In the 1990s, many young people left to find work elsewhere as eight of the town's 13 coal mines closed, reducing some suburbs to wind-blasted ghost towns.
The government helped relocate those who lost their jobs; pensioners moved in with relatives in the south if they had them. Others relocated under a
program sponsored by the World Bank.
The city's population plummeted from 217,000 in the late 1980s, when Zharuk's 24-year-old son Vadim was born, to 96,000 today.
The suburb of Vorgoshor, where the Zharuks and Krikun live, has emptied precipitously, the front doors of vacant apartments marked by a few nails or planks
Many of those who remained, especially after the 1998 financial crisis wiped out many Russians' savings, simply lacked the means, opportunity, or
wherewithal to get out.
Nevertheless, young people like Vadim Zharuk, who aren't interested in a life in the mines, are determined to leave, despite the odds. After studying in
the Moscow Oblast, he has seen what life can be like outside remote and icy Vorkuta.
He says he is considering moving to Tver, where he has friends.
"I know what it's like to live in a different city. I can compare life in Vorkuta with life in Zelenograd in Moscow Oblast," he says. "It's two completely
But Vadim tempers his criticism with praise of the tundra's beautiful summers and stunning white nights.
Like many residents, he is also proud of this city, where a deep sense of solidarity and camaraderie has risen out of a brutal past.
'Capital Of The World'
Vorkutlag, the city's Stalin-era labor camp, once heaved with political prisoners from so many countries that it earned the droll nickname of the "capital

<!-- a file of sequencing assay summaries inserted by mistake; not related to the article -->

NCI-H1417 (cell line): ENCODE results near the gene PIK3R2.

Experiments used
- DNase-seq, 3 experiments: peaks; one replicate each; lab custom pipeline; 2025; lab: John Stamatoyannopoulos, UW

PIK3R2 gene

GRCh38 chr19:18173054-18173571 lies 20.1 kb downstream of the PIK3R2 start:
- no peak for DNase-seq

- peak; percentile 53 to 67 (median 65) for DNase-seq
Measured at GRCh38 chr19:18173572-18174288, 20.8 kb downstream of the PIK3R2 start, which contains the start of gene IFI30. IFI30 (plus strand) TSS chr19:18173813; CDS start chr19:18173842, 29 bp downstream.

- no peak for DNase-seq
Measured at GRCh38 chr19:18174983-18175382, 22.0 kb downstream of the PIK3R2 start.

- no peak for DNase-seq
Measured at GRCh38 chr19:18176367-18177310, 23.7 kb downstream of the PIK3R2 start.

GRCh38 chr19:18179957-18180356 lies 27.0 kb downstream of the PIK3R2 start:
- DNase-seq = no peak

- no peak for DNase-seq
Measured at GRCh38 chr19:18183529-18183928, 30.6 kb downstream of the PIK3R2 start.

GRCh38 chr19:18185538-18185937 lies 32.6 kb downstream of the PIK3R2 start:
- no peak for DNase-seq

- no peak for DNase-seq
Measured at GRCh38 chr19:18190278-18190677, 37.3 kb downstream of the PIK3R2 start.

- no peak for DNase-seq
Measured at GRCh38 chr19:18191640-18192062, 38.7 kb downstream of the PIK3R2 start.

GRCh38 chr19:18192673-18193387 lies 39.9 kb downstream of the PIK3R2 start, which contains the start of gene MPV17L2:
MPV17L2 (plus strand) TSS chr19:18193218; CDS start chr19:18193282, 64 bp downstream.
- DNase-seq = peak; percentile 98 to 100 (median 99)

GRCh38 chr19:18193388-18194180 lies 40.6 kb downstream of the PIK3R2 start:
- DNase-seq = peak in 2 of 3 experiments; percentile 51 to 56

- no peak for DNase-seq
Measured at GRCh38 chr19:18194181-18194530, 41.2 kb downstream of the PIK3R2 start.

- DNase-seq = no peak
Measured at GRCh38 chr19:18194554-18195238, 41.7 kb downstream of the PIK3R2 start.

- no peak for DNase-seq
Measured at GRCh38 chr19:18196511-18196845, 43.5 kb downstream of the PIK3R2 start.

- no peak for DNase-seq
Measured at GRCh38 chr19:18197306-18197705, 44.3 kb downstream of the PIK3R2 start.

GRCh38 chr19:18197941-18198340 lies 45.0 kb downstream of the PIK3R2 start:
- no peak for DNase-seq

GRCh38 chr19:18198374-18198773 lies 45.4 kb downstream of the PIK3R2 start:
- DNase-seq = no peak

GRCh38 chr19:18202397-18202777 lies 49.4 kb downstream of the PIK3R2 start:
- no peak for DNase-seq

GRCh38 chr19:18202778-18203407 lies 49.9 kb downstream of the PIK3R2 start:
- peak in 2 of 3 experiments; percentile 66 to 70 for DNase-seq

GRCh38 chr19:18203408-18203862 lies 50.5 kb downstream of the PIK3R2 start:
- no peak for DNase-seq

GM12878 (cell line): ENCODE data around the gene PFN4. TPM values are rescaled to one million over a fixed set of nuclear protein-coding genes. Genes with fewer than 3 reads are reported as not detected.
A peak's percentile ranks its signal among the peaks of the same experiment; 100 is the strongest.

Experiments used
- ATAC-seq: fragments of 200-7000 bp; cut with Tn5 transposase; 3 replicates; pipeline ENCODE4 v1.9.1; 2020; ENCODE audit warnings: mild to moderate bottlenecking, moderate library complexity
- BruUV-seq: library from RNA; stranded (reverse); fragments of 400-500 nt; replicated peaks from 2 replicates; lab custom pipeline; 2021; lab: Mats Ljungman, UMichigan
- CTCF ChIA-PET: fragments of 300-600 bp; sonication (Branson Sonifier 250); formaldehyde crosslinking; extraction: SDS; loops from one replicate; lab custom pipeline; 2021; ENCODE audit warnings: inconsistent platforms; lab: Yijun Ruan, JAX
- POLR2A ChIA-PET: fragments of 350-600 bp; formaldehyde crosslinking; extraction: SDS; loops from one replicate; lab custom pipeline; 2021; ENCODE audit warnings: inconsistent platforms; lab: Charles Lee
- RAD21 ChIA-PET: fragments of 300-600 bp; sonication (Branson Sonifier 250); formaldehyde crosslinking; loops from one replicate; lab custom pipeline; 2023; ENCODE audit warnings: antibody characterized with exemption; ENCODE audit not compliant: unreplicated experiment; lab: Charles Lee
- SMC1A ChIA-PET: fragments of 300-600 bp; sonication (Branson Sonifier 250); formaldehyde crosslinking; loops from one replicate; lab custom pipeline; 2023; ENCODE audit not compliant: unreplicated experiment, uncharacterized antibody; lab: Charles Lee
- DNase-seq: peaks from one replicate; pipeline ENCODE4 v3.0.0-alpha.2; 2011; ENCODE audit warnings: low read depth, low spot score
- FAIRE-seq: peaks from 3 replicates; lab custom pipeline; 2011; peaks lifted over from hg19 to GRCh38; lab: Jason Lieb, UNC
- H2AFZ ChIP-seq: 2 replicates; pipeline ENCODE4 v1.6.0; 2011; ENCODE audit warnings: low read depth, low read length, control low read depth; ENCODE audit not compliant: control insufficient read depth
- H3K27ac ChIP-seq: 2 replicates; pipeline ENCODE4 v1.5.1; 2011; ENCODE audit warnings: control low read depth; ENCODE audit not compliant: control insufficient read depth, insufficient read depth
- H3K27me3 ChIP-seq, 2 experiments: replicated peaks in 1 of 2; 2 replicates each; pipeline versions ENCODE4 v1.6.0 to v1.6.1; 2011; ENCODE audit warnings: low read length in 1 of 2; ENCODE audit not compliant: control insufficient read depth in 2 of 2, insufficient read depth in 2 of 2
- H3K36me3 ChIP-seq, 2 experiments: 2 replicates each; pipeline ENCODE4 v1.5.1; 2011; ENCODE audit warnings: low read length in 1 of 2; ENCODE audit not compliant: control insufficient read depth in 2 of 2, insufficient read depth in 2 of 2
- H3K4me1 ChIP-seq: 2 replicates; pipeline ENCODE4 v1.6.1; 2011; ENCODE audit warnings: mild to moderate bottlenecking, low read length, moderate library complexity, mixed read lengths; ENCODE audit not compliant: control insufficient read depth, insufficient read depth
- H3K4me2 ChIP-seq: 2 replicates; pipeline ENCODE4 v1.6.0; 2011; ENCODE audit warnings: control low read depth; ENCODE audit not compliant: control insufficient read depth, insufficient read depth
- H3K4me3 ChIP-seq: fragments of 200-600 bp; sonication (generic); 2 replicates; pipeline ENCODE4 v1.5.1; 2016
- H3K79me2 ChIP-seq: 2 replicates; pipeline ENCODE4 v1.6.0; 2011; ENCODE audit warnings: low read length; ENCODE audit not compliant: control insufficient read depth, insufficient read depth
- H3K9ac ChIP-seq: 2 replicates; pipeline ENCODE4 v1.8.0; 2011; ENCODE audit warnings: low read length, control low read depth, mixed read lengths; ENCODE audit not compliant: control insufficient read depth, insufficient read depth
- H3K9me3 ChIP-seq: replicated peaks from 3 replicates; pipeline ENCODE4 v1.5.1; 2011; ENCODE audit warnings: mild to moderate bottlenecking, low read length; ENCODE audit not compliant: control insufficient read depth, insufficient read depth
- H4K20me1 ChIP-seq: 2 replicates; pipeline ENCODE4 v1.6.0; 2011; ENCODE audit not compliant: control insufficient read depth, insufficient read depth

of the world."
Today, it still has a retro Soviet feel. Vorkuta's central Lenin Street is adorned with signs exhorting citizens to mine more coal for the motherland.
Banners from the ruling United Russia party call on citizens to "build the future together."
From 1931 to 1957, 2 million prisoners from the U.S.S.R. and 21 other countries passed through the Gulag system here. Local historians say there are
200,000 political prisoners buried in the permafrost in marked and unmarked graves.
Despite this dark history, there is a strong current of Soviet nostalgia here. The Communist Party marshals a strong following.
In 2011, communist Leonid Gorbachev was briefly declared the winner of mayoral elections. But a recount was held and the United Russia candidate was
declared the winner by one vote -- a move that sparked small street protests.
'City Is Dying'
Konstantin Rimenov, an unabashed Stalinist who has a poster of the Soviet tyrant on his kitchen door, has worked in the mines for 27 years.
At 46, he's already drawing a pension but continues to work in the mines. He says his pension is not enough to provide for his family.